Hemingway, he doesn’t pretend to care much about the Africans
he encounters; he’s pursuing “big game” as a hunter
on the safari. (Unfortunately)! According to C.G. Poore, critiquing
the book for the The New York Times in
1935, “Africa is thoroughly in the book.” That is,
Hemingway gives us the hyena and the big lions, Simba, included,
writes Poore. It’s about the pleasures, he adds, of drinking
and writing. That’s Hemingway! No illusions must I maintain for
the benefit of women who
refuse to see that women are more than Anglo and more than American.
Hemingway served me well during the years in the 1980s when I taught
English 099, 100, and 101 for the City Colleges of Chicago. I reached
out to Hemingway for his 3-4-page short stories, his nearly
adjective-free, simple vocabulary and short sentences. And the
subject matter of his stories—humans in trying situations,
surviving—mirrored our circumstances and helped us communicate
with one another beyond the patriarchal glare.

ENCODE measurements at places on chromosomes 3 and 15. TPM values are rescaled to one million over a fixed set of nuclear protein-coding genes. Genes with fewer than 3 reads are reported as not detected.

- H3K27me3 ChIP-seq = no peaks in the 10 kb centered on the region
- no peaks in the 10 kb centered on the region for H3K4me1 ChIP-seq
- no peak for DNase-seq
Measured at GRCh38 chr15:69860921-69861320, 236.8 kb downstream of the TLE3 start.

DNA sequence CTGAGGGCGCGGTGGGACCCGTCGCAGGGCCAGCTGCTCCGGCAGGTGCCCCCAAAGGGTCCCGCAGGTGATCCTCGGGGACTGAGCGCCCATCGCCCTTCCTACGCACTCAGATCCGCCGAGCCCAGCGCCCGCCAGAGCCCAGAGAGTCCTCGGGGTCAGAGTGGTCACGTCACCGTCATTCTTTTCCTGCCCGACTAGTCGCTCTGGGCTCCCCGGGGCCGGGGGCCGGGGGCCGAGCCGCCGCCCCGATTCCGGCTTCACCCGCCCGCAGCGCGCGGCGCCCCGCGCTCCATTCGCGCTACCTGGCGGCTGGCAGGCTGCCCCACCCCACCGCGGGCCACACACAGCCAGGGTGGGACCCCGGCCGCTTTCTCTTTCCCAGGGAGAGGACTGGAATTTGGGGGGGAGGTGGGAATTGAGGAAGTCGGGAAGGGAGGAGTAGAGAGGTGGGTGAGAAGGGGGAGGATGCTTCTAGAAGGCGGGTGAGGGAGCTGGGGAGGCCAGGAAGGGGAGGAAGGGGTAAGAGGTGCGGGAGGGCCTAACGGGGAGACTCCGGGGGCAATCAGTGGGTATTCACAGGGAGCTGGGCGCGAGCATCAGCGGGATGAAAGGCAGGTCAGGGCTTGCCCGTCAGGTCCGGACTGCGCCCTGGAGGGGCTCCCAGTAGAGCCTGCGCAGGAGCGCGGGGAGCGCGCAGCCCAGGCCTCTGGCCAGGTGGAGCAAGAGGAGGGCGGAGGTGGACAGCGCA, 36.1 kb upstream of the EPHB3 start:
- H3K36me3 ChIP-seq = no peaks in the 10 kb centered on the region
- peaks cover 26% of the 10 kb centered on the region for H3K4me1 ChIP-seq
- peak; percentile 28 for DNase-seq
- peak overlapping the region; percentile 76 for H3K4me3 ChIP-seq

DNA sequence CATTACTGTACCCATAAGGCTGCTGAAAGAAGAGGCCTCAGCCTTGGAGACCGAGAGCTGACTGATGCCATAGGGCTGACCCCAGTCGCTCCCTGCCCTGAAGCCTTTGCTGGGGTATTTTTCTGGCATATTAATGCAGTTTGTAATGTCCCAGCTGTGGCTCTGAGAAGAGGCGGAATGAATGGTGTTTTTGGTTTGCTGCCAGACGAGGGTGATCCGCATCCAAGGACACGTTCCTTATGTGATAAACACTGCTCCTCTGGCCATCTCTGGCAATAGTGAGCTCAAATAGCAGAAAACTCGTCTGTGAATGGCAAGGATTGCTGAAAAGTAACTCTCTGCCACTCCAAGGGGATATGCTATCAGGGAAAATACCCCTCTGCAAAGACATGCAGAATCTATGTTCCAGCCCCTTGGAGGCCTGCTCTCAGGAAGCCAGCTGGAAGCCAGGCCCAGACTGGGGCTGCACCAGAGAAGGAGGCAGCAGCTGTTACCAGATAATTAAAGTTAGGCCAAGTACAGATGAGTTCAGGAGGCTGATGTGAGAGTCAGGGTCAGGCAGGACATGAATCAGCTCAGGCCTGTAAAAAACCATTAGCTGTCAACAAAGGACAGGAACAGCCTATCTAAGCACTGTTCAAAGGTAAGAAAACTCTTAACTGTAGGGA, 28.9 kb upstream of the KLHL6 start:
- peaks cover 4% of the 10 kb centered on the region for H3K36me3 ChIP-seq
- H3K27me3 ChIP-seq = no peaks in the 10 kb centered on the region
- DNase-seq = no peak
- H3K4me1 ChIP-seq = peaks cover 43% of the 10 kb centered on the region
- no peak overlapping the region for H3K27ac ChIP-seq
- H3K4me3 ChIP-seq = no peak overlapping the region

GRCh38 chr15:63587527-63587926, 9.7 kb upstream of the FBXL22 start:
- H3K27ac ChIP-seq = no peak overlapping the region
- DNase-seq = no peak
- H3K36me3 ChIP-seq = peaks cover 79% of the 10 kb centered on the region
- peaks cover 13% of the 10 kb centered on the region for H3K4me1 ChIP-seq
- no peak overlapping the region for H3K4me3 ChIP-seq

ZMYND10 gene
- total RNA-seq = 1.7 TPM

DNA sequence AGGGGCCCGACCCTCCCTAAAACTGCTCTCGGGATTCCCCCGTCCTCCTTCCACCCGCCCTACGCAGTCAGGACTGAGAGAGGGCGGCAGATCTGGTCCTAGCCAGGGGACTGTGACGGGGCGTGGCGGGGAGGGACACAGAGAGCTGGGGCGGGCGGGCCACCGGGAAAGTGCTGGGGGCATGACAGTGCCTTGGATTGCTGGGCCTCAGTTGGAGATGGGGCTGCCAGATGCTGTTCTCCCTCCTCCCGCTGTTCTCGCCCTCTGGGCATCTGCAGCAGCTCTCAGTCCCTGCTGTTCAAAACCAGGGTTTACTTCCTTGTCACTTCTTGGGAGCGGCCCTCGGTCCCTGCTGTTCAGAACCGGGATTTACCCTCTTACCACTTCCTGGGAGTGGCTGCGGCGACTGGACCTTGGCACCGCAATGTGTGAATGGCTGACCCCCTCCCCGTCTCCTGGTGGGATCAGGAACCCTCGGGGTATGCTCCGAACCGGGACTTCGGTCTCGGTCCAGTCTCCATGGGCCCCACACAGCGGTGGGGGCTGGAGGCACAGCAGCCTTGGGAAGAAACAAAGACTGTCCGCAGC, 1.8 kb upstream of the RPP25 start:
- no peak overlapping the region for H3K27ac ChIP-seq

write about their travels to Africa. These women are exercising a
certain freedom, aren’t they. In the meantime, I don’t
have to read them. And so…
years ago this year, the Kerner report, looking at race relations in
the US, after the assassination of Dr. Martin Luther King Jr., and
the subsequent riots and unrest in cities across the country,
concluded that the US was divided. Two societies existed—one
Black and one white. “Separate and unequal.”
and unequal. Seems to suit some just fine.
a few days ago, on April 10th,
many of us heard the news that we lost a long-time community
organizer, agitator. A fighter supreme! In one of her last group
emails, there was Kiilu Nyasha calling us to action: “We have
to step up to the plate, folks!”
do because the fight for justice and equality never ends for women of
the world who’ve had enough.